Last Sunday, French President Emmanuel Macron added to the general confusion about the word “Nationalism” by saying:
“Patriotism” is the exact opposite of nationalism: Nationalism is a betrayal of patriotism. By putting our interests first, with no regard for others, we erase the very thing that a nation holds dearest, and the thing that keeps it alive: its moral values.”
Perhaps the French have different meanings for the words “Patriotism” and “Nationalism,” but Macron’s statement makes no sense using the English meanings of the words. Yet English speaking people speak the same kind of nonsense. The meaning of “nationalism” and the importance of the concept to the maintenance of a good society needs to be sorted out.[i]
“…from the end of the 18th century onward for a number of decades, nationalism appears to have been largely interchangeable with patriotism, with both words primarily being used to refer to a general love of one’s country…
People “loving”[iii] groups of which they are a part is a near-universal human characteristic.[iv] To suggest that loving one’s family, clan, tribe, or nation is immoral is tantamount to saying humans are immoral. While humans may be immoral, they are less immoral when they must cohere to the ideas and ways of effective groups than when left to their own ideas and ways. In light of this, it is fair to say that, in English, Macron’s statement is foolish.[v]
Something not foolish about Macron’s words is that they presumed (accurately) that “Patriotism,” “devoted love, support, and defense of one’s country; national loyalty,” is good. Why is that?
While all forms of life are miraculous, the most miraculous life form known to man is man. In addition to being conscious, inventive, creative, productive, interested, interesting, caring, loving, etc., unsocialized humans are also covetous, cunning, and cliquish, and are often brutal and cruel in satisfying their avarice (to mention but a few of their shortcomings). To enjoy that which is miraculously good about humans, the characteristics of unsocialized humans must be socialized, i.e., they must be made to behave in a way that is acceptable to their society. Because behavior is generally motivated by beliefs, for best results, humans must be indoctrinated into the beliefs of their families, clans, and tribes that are sympatico with the beliefs of the nation. Let’s sort out why that is.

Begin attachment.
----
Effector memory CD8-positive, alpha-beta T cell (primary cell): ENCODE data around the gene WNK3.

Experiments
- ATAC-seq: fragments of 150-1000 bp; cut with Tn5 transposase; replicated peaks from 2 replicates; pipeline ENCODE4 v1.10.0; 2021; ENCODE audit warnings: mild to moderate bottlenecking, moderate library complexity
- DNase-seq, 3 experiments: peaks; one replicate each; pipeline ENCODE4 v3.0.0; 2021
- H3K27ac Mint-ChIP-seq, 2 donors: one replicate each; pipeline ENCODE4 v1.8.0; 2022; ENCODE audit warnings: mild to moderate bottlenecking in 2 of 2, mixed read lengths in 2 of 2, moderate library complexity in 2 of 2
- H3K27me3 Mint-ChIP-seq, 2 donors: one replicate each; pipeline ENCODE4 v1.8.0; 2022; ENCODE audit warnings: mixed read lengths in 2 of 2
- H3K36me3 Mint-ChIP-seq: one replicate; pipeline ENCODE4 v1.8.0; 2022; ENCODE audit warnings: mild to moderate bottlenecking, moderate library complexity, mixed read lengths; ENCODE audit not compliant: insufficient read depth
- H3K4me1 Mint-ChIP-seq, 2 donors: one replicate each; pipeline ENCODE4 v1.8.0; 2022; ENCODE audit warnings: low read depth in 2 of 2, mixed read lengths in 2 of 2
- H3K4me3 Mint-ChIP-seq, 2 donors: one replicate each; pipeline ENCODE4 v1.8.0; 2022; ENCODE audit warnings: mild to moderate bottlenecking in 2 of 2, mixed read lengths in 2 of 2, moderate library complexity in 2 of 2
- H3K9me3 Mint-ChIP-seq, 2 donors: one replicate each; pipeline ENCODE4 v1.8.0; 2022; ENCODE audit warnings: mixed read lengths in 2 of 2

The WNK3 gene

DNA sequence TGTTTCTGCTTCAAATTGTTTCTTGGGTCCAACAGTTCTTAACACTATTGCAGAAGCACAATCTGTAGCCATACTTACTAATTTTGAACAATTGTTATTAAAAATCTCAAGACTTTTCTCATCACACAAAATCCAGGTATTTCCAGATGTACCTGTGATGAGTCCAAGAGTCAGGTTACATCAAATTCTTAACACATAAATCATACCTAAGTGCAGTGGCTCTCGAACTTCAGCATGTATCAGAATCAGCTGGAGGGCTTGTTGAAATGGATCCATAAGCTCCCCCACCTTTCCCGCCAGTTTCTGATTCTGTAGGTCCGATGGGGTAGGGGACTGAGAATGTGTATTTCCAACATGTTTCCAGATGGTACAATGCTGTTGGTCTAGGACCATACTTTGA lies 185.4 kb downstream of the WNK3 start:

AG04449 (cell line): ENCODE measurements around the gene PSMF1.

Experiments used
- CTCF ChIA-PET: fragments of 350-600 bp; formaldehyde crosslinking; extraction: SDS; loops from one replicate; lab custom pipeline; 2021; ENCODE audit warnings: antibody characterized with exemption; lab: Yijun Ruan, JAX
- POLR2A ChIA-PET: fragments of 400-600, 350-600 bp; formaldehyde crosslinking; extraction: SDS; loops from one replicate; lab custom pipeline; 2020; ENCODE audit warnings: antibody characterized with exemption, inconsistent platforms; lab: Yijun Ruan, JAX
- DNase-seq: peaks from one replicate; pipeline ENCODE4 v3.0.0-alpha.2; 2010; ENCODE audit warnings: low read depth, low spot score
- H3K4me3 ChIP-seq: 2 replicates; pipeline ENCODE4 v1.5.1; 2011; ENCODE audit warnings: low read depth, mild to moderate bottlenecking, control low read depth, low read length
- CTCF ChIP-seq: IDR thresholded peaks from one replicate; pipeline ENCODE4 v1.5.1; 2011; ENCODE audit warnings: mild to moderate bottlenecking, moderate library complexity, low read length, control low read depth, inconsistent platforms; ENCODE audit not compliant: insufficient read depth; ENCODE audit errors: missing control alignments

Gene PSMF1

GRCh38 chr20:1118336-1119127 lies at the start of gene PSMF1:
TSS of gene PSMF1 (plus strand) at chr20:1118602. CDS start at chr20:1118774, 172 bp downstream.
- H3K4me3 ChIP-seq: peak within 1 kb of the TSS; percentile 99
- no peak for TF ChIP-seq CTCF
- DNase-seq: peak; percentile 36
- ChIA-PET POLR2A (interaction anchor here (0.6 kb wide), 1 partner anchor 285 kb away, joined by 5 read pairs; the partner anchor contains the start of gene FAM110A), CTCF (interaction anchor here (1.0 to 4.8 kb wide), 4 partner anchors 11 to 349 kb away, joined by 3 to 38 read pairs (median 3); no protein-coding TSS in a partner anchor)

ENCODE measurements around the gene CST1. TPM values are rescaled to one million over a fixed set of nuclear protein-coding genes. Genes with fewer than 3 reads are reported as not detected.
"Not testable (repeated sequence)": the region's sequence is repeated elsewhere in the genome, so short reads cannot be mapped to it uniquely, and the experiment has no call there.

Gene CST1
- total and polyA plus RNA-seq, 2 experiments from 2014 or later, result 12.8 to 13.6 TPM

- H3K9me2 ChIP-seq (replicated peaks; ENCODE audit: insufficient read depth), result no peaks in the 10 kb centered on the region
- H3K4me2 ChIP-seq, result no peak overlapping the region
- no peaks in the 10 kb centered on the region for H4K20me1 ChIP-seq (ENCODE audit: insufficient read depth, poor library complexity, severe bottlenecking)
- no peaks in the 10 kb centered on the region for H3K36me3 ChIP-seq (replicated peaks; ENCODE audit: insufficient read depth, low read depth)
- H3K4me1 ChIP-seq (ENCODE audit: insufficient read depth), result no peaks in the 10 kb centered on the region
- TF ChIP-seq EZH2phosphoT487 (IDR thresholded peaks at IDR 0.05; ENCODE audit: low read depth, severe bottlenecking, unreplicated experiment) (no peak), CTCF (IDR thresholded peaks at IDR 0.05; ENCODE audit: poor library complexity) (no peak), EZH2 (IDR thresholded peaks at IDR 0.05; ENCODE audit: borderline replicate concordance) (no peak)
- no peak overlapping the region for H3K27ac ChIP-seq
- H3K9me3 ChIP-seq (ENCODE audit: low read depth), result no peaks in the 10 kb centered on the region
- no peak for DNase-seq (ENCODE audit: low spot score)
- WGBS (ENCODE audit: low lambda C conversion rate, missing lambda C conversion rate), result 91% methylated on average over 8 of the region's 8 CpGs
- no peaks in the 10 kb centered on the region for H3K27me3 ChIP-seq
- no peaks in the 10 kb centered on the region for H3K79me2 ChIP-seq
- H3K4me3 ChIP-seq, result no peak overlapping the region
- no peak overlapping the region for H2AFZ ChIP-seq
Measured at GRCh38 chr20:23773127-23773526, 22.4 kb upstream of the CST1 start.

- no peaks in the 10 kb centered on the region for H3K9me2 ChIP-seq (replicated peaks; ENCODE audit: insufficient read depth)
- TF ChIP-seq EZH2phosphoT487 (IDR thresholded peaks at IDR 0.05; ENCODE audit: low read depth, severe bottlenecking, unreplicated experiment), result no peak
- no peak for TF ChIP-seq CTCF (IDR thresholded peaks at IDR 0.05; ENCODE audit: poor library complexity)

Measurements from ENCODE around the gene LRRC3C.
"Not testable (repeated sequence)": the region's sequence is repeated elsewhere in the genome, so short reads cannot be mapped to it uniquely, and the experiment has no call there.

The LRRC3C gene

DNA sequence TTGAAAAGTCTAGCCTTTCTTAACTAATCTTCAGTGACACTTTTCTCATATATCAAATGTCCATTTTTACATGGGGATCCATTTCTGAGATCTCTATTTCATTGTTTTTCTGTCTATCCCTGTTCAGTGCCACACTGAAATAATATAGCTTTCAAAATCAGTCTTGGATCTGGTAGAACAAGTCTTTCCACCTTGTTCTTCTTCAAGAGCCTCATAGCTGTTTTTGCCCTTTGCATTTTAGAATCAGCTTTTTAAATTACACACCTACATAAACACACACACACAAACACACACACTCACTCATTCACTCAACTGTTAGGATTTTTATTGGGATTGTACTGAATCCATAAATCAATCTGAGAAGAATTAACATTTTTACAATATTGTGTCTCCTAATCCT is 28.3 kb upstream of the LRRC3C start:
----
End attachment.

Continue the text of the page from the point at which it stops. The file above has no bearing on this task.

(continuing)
Socialization goes for naught if the society is not capable of defending itself and its members against enemies. This is because successful enemies will impose their own set of beliefs and ways on the conquered. To guard against that result, humans resort to the “safety in numbers,” i.e., humans, like many animals, form groups for mutual defense. Families join clans, clans join tribes, and tribes form and/or join nations in order to achieve for its members a greater probability they will be sufficiently strong to defend themselves against those who do not share the common moral and practical beliefs, cultural norms, institutions, traditions, etc. of the clan, tribe, or nation.
A feeling of safety sufficient to enable human flourishing comes from the members of society having (1) the ability to reasonably predict the actions of other members of society, and (2) a belief that the other members of the family, clan, tribe, and nation will join them in a common defense from an attack by enemies. A state of predictable affairs can be achieved only when the vast majority of the society’s members sufficiently cohere to a common set of values, and non-conformists are kept in reasonable check. For a society to have faith that others rise up in mutual defense of the society, the greater the assimilation of all members of that society to the nation’s ideas, morals, history, and general love of country, the better.